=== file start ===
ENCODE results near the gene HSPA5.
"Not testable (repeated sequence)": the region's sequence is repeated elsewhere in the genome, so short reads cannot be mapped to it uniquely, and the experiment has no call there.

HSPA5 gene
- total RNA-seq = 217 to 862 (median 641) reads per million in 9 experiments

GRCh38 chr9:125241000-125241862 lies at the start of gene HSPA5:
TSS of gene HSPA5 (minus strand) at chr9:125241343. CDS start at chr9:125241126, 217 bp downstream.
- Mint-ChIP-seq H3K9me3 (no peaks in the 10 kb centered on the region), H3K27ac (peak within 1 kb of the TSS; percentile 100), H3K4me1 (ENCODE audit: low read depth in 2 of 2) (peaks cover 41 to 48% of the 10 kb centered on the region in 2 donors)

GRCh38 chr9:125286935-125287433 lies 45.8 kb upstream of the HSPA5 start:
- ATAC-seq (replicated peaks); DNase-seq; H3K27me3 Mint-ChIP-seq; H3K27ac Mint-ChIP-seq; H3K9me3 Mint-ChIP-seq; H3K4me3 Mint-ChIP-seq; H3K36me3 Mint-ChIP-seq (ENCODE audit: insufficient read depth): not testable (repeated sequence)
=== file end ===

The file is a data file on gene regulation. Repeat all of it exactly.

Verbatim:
ENCODE results near the gene HSPA5.
"Not testable (repeated sequence)": the region's sequence is repeated elsewhere in the genome, so short reads cannot be mapped to it uniquely, and the experiment has no call there.

HSPA5 gene
- total RNA-seq = 217 to 862 (median 641) reads per million in 9 experiments

GRCh38 chr9:125241000-125241862 lies at the start of gene HSPA5:
TSS of gene HSPA5 (minus strand) at chr9:125241343. CDS start at chr9:125241126, 217 bp downstream.
- Mint-ChIP-seq H3K9me3 (no peaks in the 10 kb centered on the region), H3K27ac (peak within 1 kb of the TSS; percentile 100), H3K4me1 (ENCODE audit: low read depth in 2 of 2) (peaks cover 41 to 48% of the 10 kb centered on the region in 2 donors)

GRCh38 chr9:125286935-125287433 lies 45.8 kb upstream of the HSPA5 start:
- ATAC-seq (replicated peaks); DNase-seq; H3K27me3 Mint-ChIP-seq; H3K27ac Mint-ChIP-seq; H3K9me3 Mint-ChIP-seq; H3K4me3 Mint-ChIP-seq; H3K36me3 Mint-ChIP-seq (ENCODE audit: insufficient read depth): not testable (repeated sequence)